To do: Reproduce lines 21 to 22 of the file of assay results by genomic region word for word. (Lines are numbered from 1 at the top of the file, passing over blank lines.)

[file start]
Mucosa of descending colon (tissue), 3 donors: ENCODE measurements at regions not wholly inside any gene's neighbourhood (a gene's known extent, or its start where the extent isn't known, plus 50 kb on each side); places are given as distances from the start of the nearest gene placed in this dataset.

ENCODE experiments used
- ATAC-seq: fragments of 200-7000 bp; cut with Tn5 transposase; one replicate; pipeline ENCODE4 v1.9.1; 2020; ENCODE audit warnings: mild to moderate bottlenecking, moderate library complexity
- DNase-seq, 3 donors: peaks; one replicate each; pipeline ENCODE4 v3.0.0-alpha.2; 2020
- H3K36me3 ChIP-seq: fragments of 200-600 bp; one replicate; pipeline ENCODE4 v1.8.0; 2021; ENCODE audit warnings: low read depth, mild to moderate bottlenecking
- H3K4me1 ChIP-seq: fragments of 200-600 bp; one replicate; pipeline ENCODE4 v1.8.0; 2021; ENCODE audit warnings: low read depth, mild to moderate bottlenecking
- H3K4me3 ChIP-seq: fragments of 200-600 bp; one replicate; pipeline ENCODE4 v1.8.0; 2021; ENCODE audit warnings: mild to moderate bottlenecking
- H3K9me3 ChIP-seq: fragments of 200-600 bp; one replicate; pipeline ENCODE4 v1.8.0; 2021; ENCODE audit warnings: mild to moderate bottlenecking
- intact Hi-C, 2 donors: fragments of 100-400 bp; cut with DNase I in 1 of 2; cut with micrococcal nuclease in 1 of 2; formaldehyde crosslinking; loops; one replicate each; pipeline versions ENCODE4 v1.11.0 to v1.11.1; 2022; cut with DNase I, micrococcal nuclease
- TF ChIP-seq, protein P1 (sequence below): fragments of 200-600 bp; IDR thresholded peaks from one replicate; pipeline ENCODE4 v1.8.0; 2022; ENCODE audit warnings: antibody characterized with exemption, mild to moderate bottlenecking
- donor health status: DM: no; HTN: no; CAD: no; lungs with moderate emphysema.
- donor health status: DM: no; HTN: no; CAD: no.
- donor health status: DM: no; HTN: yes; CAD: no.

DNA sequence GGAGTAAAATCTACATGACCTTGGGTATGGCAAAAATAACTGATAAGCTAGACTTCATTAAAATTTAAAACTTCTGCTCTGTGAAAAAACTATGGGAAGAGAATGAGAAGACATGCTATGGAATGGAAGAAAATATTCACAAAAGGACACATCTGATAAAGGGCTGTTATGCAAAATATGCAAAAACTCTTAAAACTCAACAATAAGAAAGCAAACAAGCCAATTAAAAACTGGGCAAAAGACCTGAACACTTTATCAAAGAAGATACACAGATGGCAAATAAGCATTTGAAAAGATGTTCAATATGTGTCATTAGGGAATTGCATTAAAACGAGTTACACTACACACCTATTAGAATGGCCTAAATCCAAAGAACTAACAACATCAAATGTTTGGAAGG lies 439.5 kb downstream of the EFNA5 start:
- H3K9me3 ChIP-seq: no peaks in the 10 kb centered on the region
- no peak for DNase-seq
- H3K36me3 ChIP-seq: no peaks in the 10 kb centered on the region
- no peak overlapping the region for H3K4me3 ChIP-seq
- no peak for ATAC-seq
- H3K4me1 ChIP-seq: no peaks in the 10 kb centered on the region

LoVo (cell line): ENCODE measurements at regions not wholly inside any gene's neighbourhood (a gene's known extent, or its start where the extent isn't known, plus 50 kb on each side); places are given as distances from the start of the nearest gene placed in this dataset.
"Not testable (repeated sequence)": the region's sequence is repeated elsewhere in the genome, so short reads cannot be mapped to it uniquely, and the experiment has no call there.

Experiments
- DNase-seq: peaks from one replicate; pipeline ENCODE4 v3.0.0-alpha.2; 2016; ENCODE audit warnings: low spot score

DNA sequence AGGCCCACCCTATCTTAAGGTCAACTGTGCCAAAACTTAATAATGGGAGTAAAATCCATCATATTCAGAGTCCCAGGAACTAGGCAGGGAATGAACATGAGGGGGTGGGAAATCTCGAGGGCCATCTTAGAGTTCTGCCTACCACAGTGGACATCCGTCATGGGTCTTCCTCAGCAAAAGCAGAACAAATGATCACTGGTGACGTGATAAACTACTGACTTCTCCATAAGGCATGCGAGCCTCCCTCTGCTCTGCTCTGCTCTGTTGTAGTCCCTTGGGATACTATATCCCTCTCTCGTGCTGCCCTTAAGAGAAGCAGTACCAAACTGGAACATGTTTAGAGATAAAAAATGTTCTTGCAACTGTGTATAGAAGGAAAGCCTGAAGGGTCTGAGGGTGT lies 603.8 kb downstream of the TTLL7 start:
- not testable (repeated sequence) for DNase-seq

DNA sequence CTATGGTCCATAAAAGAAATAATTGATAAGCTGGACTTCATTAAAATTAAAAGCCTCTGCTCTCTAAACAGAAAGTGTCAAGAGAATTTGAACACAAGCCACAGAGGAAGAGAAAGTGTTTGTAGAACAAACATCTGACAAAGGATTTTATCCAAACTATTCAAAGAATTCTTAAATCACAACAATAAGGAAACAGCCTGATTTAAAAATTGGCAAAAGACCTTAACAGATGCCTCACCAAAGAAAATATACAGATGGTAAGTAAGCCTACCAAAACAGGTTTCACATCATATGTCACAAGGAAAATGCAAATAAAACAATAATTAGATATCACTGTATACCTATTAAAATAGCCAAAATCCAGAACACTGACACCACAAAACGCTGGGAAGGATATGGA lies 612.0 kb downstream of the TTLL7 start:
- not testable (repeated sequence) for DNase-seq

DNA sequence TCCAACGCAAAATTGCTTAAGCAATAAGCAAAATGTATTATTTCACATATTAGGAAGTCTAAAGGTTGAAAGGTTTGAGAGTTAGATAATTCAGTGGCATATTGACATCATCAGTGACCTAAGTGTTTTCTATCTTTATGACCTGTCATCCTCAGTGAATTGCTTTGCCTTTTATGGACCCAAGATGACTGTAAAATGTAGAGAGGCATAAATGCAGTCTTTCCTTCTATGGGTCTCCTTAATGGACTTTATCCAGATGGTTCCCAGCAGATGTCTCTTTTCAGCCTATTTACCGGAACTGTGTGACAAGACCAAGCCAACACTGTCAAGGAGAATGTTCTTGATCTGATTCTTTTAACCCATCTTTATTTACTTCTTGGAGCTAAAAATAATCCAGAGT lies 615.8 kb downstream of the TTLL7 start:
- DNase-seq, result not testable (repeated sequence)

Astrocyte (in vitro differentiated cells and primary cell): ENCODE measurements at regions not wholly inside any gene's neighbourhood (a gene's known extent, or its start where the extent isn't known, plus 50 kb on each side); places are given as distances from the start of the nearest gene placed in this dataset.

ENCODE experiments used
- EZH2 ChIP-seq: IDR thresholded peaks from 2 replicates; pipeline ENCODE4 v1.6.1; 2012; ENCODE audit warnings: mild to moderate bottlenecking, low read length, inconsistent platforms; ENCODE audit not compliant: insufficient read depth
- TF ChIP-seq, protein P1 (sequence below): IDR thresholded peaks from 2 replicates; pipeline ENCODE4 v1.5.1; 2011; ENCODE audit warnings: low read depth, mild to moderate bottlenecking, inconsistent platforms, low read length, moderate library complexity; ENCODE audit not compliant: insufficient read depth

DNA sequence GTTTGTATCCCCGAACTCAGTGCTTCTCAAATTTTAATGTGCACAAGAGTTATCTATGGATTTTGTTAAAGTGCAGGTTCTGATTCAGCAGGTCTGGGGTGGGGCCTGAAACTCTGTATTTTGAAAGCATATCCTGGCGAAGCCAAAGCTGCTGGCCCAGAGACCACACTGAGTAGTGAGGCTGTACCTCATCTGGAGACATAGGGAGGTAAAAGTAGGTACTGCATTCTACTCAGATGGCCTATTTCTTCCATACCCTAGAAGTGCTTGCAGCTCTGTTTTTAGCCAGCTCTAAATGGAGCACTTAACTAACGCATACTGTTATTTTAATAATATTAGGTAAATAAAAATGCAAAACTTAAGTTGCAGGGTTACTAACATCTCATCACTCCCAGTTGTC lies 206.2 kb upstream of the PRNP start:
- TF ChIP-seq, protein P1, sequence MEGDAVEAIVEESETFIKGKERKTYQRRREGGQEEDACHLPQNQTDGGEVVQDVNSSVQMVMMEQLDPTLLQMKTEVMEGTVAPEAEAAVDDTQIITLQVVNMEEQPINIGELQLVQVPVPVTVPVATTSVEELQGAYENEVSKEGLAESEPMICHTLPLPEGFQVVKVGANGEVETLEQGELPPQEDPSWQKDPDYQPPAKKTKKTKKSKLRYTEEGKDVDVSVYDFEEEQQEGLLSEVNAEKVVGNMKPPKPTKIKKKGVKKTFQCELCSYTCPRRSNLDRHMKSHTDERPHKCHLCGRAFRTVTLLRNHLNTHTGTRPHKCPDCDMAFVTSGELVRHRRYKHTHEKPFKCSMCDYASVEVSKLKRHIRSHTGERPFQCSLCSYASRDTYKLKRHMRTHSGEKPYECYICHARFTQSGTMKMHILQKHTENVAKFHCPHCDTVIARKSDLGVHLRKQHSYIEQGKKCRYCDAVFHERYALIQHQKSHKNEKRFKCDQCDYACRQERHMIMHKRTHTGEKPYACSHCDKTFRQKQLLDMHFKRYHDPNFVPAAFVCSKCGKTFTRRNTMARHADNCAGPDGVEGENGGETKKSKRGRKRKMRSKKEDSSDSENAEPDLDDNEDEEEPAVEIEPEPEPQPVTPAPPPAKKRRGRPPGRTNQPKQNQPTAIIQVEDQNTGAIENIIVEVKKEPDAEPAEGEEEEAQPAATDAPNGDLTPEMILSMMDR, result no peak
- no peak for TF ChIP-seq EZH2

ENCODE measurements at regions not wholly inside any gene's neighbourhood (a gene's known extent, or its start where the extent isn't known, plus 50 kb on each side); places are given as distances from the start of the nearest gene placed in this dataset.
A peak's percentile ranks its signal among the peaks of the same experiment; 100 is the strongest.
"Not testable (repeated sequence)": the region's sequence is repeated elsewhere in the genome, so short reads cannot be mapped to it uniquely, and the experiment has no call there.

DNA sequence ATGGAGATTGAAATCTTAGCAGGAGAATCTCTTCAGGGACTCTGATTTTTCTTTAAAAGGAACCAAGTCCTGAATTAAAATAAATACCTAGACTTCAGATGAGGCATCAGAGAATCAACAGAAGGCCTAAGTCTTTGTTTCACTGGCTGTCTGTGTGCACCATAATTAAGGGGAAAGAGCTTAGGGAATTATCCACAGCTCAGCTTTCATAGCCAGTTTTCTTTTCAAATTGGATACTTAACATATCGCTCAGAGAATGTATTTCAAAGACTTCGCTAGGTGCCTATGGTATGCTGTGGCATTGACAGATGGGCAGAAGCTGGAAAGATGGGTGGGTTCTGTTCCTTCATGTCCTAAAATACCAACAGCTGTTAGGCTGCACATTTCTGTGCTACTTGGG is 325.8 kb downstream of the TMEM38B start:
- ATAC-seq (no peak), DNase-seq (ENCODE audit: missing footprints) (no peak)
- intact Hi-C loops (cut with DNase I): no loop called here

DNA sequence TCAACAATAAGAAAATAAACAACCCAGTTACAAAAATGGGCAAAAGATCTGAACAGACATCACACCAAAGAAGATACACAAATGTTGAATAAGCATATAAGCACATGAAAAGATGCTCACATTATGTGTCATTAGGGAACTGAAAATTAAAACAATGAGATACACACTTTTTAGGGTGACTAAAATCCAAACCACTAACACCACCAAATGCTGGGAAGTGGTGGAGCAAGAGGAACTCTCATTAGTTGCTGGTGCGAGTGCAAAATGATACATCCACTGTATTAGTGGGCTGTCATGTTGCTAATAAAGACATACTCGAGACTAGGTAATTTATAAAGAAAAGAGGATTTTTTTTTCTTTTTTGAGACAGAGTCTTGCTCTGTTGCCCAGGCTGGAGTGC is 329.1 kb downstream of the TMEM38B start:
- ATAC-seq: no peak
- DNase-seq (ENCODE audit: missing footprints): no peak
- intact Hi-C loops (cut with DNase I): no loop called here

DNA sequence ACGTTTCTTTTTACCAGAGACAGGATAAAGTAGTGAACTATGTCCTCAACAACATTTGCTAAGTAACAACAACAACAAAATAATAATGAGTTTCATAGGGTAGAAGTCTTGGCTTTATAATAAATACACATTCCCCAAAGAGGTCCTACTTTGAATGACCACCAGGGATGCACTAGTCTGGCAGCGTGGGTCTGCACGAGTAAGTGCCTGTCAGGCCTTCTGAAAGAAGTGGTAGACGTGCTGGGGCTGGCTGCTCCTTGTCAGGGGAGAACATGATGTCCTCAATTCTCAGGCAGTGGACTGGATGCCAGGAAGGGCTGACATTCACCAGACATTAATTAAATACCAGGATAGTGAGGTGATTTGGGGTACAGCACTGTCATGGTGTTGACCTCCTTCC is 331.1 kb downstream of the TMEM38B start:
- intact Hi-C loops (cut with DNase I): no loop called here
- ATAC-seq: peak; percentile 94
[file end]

LoVo (cell line): ENCODE measurements at regions not wholly inside any gene's neighbourhood (a gene's known extent, or its start where the extent isn't known, plus 50 kb on each side); places are given as distances from the start of the nearest gene placed in this dataset.
"Not testable (repeated sequence)": the region's sequence is repeated elsewhere in the genome, so short reads cannot be mapped to it uniquely, and the experiment has no call there.